Locaj v. Gonzales

Filing 920070312


Download PDF
NOT RECOMMENDED FOR FULL-TEXT PUBLICATION File Name: 07a0188n.06 Filed: March 12, 2007 No. 05-3084 UNITED STATES COURT OF APPEALS FOR THE SIXTH CIRCUIT PJERIN NDUE LOCAJ, Petitioner, v. ALBERTO R. GONZALES, Attorney General, Respondent. ) ) ) ) ) ) ) ) ) ) ON PETITION FOR REVIEW OF AN ORDER OF THE BOARD OF IMMIGRATION APPEALS Before: GIBBONS and McKEAGUE, Circuit Judges; and TARNOW, District Judge.* JULIA SMITH GIBBONS, Circuit Judge. Petitioner Pjerin Ndue Locaj, an Albanian, appeals the denial by the Board of Immigration Appeals ("BIA") of his petition for asylum pursuant to 208 of the Immigration and Nationality Act ("INA"), 8 U.S.C. 1158, voluntary withholding of removal pursuant to 241(b)(3) of the Act, 8 U.S.C. 1231(b)(3), and withholding of removal pursuant to the United Nations Convention Against Torture ("CAT"), 8 C.F.R. 1208.16. For the following reasons, we deny Locaj's petition for review. I. Locaj's petition for asylum arises from an incident in 1949 in which his father, a member of anti-communist forces, killed Mark Mdue Shkurti, a communist soldier. Locaj claims that in 1958, The Honorable Arthur J. Tarnow, United States District Judge for the Eastern District of Michigan, sitting by designation. -1* after the communists came to power, prosecutors investigating the killing tortured his father. Ultimately, the prosecutors found his father innocent because there was no evidence against him. Locaj alleges that since the abolition of the death penalty in Albania in 1997, individuals have resumed exacting revenge for killings of family members through blood feuds under the medieval Code of Lek Dukagjini. In early 2001, Locaj claims he was notified through an intermediary that Shkurti's family had discovered his then-deceased father's identity and was seeking revenge against Locaj and his family through a blood feud. Locaj alleges minimal past persecution stemming from his political beliefs. Locaj claims to have been a member of the democratic party since 1991. He testified that he was politically active, made "big" financial contributions, and attended meetings. Despite these claims, Locaj failed to mention his political affiliation when asked on his asylum application. The only mistreatment that Locaj claims to have suffered due to his political beliefs is general ill-treatment by socialists. Specifically, Locaj claims that the reconciliation process to end the blood feud was somehow thwarted by socialists because of his political affiliation. Locaj testified, "It was not because of politics I -- I came here. If it was for politics, I could have stayed there, but it's because of the blood feud now, the revenge." To escape the alleged blood feud, Locaj departed Albania for the United States and submitted an application for asylum. The Immigration and Naturalization Service ("INS") commenced removal proceedings against him. After a hearing, an Immigration Judge ("IJ") denied Locaj's applications for asylum, withholding of removal, and protection under the CAT because the IJ concluded that Locaj lacked credibility, did not belong to a category protected under the asylum statute, and had not demonstrated a well-founded fear of future persecution if he were to return to -2- today's Albania. The BIA adopted and affirmed the decision of the IJ, and Locaj filed a timely petition for review with this court. II. Where, as here, the BIA expressly adopted and affirmed the IJ's decision, the IJ's decision serves as the relevant focus of review except where the BIA added to that decision. See Denko v. INS, 351 F.3d 717, 723 (6th Cir. 2003); 8 C.F.R. 1003.1(e)(4). This court reviews the IJ's factual determinations as to whether the alien qualifies as a refugee and as to credibility under a substantial evidence test. Yu v. Ashcroft, 364 F.3d 700, 702-03 (6th Cir. 2004); Mikhailevitch v. INS, 146 F.3d 384, 388 (6th Cir. 1998). Under the substantial evidence standard, the IJ's decision must be "supported by reasonable, substantial, and probative evidence on the record considered as a whole." Koliada v. INS, 259 F.3d 482, 486 (6th Cir. 2001) (quoting INS v. Elias-Zacarias, 502 U.S. 478, 481 (1992)). The "administrative findings of fact are conclusive unless any reasonable adjudicator would be compelled to conclude to the contrary." 8 U.S.C. 1252(b)(4)(B); see Yu, 364 F.3d at 702. Where an alien has failed to establish statutory eligibility for asylum, this court need not address the alien's credibility. See Rreshpja v. Gonzales, 420 F.3d 551, 556-57 (6th Cir. 2005). The Attorney General may grant asylum to an applicant who is a "refugee" within the meaning of the INA. 8 U.S.C. 1158(b)(1)(A). The INA defines "refugee" as a person who is unable or unwilling to return to his or her country of nationality because of a well-founded fear of persecution on account of race, religion, nationality, membership in a particular social group, or political opinion. 8 U.S.C. 1101(a)(42)(A). An applicant can establish that he qualifies as a refugee either by showing that he has suffered past persecution on account of one of the qualifying grounds or that he has a wellfounded fear of future persecution on account of one of the qualifying grounds. 8 C.F.R. -3- 1208.13(b). To establish eligibility for withholding of removal to a designated country, an applicant must show that his life or freedom would be threatened in that country because of his race, religion, nationality, membership in a particular social group, or political opinion. 8 U.S.C. 1231(b)(3); Mikhailevitch, 146 F.3d at 391. To qualify for withholding of removal, the alien must demonstrate that there is a clear probability -- i.e., that it is more likely than not -- that he would be subject to persecution if he were to return to the designated country. Liti v. Gonzales, 411 F.3d 631, 640-41 (6th Cir. 2005); Mikhailevitch, 146 F.3d at 391. Thus, "an applicant seeking withholding of removal faces a more stringent burden than what is required on a claim for asylum." Pilica v. Ashcroft, 388 F.3d 941, 951 (6th Cir. 2004). It therefore follows that if an applicant cannot demonstrate that he is eligible for asylum, then he cannot satisfy the more stringent standard for withholding of removal. Mikhailevitch, 146 F.3d at 391. Here, Locaj has failed to allege that he has suffered past persecution or has a well-founded fear of future persecution on account of one of the qualifying grounds. To establish that the persecution is "on account of" the protected ground of his political opinion or social group, Locaj must provide "some evidence . . . direct or circumstantial," that his persecutors are motivated by his political opinion or social group. Elias-Zacarias, 502 U.S. at 483. As the court has previously noted about Albania, the "culture of blood feud . . . is wholly independent of political activity." Kalaj v. Gonzales, 137 F. App'x 851, 855 (6th Cir. 2005) (quoting the same 2001 State Department's Profile of Asylum Claims and Country Conditions relied upon by the IJ in this case). Locaj admitted as much when he testified that he could have remained in Albania if it were a political dispute. Recognizing this, Locaj's counsel argued to the IJ that Locaj qualified on the ground that he was a -4- member of a social group that follows the Code of Lek Dukagjini. Even assuming this constitutes a meaningfully defined social group, Locaj fails to allege that his membership in this social group motivated any persecution. The Shkurti family is also a member of this social group. In fact, whether Locaj is a member of this social group is presumably immaterial to the Shkurti family's alleged desire to exact revenge for the death of its family member. Therefore, Locaj has failed to allege persecution on account of one of the qualifying grounds required. An applicant for CAT protection must prove "that it is more likely than not that he or she would be tortured if removed to the proposed country of removal." 8 C.F.R. 208.16(c)(2). The anticipated torture need not be on account of the applicant's membership in a particular group or his holding of a particular belief. See 8 C.F.R. 1208.18(a)(1). The torture that would arise upon removal, however, must be "inflicted by or at the instigation of or with the consent or acquiescence of a public official or other person acting in an official capacity." Id. Because Locaj failed to allege that the Shkurti family is either acting in an official capacity, or with the consent or acquiescence of a public official, he has failed to allege a valid CAT claim. III. For the foregoing reasons, we deny Locaj's petition for review. -5-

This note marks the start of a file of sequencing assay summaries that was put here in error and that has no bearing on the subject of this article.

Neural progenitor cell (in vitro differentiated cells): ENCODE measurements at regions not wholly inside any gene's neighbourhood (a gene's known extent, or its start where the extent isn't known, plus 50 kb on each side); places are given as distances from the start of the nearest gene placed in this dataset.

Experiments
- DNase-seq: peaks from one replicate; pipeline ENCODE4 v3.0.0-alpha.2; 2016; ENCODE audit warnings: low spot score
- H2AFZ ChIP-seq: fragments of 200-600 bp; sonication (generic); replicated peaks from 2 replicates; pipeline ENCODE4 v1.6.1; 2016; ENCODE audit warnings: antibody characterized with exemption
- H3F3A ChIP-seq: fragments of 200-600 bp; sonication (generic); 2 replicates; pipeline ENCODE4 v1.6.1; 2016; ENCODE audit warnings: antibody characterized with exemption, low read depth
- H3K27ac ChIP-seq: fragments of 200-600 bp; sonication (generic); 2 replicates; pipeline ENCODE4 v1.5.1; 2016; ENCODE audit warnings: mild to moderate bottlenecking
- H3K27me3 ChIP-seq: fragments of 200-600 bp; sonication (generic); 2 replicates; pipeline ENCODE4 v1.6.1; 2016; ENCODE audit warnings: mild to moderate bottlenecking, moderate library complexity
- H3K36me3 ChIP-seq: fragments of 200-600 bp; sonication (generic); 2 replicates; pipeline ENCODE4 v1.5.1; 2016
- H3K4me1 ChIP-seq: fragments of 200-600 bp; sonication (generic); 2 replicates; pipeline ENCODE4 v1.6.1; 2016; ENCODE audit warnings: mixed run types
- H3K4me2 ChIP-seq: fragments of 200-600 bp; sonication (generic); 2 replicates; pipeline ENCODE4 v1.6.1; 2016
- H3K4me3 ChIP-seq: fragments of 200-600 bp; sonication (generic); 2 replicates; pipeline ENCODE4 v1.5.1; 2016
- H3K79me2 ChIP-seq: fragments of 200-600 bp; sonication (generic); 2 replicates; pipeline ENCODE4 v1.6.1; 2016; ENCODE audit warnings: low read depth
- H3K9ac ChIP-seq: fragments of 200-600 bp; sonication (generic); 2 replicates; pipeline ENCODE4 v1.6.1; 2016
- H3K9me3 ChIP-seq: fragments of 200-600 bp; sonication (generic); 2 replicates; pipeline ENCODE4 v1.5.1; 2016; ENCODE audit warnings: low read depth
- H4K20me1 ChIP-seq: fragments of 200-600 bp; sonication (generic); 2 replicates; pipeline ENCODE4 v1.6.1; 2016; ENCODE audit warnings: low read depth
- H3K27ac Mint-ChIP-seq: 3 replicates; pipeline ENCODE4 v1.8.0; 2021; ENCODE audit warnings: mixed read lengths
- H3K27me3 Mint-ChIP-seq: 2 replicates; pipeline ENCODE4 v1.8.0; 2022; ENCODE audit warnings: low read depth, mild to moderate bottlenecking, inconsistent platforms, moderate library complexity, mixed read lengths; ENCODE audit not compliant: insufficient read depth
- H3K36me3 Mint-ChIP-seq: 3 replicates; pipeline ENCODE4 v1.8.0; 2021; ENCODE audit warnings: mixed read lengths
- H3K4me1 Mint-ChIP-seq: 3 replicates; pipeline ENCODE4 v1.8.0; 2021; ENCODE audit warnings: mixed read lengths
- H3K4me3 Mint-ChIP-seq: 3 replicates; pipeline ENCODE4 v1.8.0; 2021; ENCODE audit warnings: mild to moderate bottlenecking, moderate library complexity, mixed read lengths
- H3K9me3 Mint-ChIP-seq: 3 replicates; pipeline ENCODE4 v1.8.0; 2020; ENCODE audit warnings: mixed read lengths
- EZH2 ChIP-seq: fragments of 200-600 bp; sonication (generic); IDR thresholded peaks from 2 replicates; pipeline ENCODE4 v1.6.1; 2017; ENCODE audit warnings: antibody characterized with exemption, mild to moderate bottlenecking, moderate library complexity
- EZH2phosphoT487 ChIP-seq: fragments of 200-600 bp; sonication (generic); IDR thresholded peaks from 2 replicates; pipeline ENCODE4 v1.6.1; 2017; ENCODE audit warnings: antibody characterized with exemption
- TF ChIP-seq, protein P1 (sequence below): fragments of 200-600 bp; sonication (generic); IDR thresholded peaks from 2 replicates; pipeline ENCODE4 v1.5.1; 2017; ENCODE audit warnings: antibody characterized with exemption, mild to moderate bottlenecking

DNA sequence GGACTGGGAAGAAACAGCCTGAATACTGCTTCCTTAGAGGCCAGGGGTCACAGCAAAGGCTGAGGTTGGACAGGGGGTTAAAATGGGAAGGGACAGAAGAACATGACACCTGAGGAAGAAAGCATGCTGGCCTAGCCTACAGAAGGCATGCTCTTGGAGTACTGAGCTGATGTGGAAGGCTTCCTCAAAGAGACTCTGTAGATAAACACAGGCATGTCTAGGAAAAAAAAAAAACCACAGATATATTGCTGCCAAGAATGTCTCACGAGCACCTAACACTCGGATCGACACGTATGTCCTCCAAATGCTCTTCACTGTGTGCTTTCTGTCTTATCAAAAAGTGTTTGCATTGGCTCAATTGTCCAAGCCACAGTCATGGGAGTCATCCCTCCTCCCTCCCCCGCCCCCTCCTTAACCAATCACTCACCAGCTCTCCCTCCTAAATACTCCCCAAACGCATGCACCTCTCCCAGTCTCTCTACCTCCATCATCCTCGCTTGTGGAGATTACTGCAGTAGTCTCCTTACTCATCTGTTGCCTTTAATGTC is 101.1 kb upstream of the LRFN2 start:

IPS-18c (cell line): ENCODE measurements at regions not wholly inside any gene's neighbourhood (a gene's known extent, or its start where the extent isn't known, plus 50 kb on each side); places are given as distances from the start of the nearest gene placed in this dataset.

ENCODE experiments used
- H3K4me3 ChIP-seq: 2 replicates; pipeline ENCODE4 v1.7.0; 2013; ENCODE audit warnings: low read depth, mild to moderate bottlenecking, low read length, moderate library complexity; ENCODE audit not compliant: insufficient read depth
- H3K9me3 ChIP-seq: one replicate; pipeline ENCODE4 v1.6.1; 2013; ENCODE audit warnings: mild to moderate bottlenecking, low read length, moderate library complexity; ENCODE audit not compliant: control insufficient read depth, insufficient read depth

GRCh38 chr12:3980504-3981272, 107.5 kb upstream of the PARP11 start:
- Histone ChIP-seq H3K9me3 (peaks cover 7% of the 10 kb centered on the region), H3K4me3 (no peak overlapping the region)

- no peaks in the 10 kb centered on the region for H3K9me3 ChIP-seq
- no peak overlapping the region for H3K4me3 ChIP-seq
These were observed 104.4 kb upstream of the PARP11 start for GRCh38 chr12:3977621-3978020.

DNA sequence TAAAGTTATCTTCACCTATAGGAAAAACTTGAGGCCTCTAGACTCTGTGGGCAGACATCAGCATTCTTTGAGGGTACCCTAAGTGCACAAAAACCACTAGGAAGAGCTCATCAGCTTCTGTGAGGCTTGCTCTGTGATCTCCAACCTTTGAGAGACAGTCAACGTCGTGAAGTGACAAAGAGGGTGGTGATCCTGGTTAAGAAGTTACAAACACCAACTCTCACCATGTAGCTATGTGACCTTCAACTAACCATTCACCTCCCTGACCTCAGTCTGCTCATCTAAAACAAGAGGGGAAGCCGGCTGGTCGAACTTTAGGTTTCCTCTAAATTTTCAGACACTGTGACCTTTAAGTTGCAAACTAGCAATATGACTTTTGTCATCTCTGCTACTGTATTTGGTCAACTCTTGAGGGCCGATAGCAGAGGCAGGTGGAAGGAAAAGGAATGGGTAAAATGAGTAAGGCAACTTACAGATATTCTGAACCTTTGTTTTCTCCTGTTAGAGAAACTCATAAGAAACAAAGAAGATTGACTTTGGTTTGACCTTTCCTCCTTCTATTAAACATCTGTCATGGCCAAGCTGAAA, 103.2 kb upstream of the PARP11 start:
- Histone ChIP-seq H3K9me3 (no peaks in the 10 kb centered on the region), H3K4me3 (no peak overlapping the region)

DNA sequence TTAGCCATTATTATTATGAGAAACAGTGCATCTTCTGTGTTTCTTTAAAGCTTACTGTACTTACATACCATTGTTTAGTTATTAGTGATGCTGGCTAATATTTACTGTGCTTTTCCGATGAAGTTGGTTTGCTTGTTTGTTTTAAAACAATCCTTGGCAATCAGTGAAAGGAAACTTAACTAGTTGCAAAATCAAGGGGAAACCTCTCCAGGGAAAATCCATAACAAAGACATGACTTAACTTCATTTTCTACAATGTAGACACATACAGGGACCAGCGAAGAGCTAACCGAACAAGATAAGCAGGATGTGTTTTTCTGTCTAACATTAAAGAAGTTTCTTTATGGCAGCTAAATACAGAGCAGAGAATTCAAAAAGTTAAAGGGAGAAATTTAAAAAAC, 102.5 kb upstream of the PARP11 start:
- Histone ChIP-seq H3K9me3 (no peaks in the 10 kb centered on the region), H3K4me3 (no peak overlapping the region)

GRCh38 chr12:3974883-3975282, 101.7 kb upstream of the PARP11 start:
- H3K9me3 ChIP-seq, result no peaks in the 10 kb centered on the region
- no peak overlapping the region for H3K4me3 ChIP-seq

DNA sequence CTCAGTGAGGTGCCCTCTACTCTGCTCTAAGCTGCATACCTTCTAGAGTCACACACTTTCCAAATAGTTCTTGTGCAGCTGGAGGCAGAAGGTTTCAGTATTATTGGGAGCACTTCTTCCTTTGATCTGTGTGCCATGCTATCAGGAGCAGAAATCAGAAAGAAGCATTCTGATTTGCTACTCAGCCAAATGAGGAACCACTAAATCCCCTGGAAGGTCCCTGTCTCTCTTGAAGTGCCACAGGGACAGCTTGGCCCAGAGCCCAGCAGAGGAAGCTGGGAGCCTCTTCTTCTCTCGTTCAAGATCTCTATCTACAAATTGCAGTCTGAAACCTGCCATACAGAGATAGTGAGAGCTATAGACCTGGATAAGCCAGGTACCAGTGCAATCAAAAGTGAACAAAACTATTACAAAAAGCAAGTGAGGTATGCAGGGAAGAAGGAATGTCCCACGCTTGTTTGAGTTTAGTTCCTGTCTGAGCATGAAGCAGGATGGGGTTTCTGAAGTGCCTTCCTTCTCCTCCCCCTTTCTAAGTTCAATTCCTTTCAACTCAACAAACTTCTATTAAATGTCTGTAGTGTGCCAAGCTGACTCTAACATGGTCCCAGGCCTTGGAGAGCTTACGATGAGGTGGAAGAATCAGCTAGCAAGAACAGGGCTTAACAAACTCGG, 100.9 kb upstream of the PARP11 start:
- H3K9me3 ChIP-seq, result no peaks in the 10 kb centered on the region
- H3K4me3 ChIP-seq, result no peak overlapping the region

Disclaimer: Justia Dockets & Filings provides public litigation records from the federal appellate and district courts. These filings and docket sheets should not be considered findings of fact or liability, nor do they necessarily reflect the view of Justia.

Why Is My Information Online?